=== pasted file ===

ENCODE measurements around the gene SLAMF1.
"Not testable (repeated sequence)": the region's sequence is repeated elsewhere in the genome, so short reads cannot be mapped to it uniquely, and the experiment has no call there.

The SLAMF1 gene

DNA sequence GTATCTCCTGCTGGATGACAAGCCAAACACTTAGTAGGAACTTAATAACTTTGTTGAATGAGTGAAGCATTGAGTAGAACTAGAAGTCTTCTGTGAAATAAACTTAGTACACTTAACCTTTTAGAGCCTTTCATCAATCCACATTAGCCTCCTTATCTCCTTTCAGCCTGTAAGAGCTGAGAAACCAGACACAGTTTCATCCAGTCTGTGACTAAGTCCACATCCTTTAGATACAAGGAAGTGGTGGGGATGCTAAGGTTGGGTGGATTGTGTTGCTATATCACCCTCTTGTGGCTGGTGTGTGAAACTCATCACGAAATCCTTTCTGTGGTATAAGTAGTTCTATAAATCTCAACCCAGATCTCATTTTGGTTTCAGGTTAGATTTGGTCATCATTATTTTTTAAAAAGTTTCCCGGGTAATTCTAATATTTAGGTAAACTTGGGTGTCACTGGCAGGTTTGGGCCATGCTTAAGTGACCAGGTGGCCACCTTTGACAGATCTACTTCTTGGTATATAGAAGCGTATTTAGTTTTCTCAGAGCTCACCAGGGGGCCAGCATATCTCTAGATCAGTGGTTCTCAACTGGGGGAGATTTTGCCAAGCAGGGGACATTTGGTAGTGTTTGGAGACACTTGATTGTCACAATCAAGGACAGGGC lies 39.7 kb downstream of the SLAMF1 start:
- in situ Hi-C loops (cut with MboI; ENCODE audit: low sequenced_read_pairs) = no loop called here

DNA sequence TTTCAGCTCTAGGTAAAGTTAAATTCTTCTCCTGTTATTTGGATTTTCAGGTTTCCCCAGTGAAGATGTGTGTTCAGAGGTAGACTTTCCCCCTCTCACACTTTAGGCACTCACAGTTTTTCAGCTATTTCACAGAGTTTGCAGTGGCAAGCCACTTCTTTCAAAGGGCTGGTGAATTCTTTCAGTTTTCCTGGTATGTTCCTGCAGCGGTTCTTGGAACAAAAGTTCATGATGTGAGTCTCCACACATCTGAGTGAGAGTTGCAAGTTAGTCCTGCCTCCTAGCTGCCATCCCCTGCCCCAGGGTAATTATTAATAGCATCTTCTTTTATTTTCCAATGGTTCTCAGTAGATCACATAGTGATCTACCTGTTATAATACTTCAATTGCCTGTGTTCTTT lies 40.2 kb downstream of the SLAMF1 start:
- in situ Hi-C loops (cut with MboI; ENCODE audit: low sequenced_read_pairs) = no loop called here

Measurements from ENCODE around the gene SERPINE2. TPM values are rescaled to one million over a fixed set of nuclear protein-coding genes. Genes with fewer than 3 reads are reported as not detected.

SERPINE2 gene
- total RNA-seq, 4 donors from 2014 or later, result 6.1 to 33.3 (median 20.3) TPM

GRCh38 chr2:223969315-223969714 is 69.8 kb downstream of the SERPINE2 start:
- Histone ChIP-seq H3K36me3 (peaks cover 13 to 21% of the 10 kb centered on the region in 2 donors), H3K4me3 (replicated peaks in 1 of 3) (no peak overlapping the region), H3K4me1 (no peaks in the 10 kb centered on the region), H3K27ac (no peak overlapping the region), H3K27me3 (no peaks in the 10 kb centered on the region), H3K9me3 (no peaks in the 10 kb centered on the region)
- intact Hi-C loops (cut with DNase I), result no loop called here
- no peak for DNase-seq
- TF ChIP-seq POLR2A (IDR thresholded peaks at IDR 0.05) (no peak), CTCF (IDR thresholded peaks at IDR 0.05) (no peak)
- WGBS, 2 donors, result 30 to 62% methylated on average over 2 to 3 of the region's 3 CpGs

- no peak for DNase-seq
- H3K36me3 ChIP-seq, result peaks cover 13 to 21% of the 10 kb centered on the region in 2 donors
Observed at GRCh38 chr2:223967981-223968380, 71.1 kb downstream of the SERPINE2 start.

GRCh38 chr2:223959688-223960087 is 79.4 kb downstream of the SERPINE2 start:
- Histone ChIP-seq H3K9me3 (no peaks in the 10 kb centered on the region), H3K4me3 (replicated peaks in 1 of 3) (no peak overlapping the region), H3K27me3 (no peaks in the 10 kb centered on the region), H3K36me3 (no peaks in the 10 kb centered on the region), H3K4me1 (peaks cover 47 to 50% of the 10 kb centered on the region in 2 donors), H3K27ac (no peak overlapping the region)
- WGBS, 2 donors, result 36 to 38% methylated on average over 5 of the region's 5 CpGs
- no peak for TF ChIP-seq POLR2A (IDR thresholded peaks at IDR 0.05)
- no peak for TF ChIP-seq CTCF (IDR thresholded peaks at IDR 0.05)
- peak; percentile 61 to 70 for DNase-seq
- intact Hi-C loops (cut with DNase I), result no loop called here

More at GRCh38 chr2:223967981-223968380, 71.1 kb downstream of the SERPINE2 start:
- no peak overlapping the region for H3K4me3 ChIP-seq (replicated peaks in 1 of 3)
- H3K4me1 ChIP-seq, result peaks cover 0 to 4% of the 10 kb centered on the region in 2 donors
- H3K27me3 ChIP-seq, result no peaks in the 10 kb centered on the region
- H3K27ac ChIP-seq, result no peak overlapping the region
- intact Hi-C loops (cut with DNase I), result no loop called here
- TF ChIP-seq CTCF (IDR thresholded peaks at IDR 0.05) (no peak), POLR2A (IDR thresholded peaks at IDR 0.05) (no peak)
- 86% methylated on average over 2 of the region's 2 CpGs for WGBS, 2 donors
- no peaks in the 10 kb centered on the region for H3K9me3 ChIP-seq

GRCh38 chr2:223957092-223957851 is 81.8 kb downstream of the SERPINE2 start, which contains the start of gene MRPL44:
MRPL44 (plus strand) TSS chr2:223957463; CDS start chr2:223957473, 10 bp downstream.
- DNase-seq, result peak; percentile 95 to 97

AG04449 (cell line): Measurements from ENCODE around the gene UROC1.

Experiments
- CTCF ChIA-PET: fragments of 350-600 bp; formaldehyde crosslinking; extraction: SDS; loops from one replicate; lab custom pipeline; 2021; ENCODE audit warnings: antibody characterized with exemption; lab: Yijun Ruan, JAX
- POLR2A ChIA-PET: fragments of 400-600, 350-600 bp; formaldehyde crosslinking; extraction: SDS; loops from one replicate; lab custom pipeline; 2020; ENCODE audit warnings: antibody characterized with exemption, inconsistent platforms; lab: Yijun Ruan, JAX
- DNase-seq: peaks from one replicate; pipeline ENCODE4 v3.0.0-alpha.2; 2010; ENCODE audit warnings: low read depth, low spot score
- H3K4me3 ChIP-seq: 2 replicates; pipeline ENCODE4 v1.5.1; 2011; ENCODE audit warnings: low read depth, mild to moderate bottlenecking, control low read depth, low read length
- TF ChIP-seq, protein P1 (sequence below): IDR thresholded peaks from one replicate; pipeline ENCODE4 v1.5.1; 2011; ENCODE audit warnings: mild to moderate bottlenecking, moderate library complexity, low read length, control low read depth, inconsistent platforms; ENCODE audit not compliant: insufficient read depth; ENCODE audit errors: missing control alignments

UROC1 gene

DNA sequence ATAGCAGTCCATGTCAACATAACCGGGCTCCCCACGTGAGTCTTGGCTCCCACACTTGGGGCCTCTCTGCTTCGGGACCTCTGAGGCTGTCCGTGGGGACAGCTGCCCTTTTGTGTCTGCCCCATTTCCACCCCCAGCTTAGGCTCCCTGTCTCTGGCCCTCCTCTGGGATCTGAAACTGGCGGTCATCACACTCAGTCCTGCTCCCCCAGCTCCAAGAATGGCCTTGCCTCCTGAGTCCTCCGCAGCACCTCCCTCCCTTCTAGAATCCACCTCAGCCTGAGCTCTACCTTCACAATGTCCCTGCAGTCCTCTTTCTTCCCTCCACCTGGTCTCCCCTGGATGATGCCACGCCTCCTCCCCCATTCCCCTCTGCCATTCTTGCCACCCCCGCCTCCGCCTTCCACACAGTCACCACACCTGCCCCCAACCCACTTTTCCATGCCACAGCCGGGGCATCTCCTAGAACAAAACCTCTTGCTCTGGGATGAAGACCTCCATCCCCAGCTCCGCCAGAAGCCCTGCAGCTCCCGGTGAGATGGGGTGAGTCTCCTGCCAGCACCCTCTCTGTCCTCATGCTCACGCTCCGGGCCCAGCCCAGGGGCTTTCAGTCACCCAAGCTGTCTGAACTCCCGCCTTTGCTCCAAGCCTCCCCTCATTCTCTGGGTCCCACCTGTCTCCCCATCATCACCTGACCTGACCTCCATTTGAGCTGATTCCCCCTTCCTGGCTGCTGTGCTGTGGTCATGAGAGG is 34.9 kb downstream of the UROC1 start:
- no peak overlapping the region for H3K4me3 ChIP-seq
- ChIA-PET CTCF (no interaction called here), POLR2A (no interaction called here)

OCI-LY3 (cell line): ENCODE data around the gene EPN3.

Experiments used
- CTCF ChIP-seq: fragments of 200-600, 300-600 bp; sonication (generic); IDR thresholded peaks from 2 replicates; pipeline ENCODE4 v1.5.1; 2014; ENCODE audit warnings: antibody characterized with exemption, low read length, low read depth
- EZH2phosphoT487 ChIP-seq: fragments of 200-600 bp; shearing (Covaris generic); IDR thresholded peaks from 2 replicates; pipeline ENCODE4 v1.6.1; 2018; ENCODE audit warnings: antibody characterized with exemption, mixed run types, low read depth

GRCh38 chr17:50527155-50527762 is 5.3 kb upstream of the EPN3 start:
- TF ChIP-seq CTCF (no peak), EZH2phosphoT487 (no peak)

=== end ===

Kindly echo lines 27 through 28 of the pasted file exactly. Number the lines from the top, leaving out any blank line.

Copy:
More at GRCh38 chr2:223967981-223968380, 71.1 kb downstream of the SERPINE2 start:
- no peak overlapping the region for H3K4me3 ChIP-seq (replicated peaks in 1 of 3)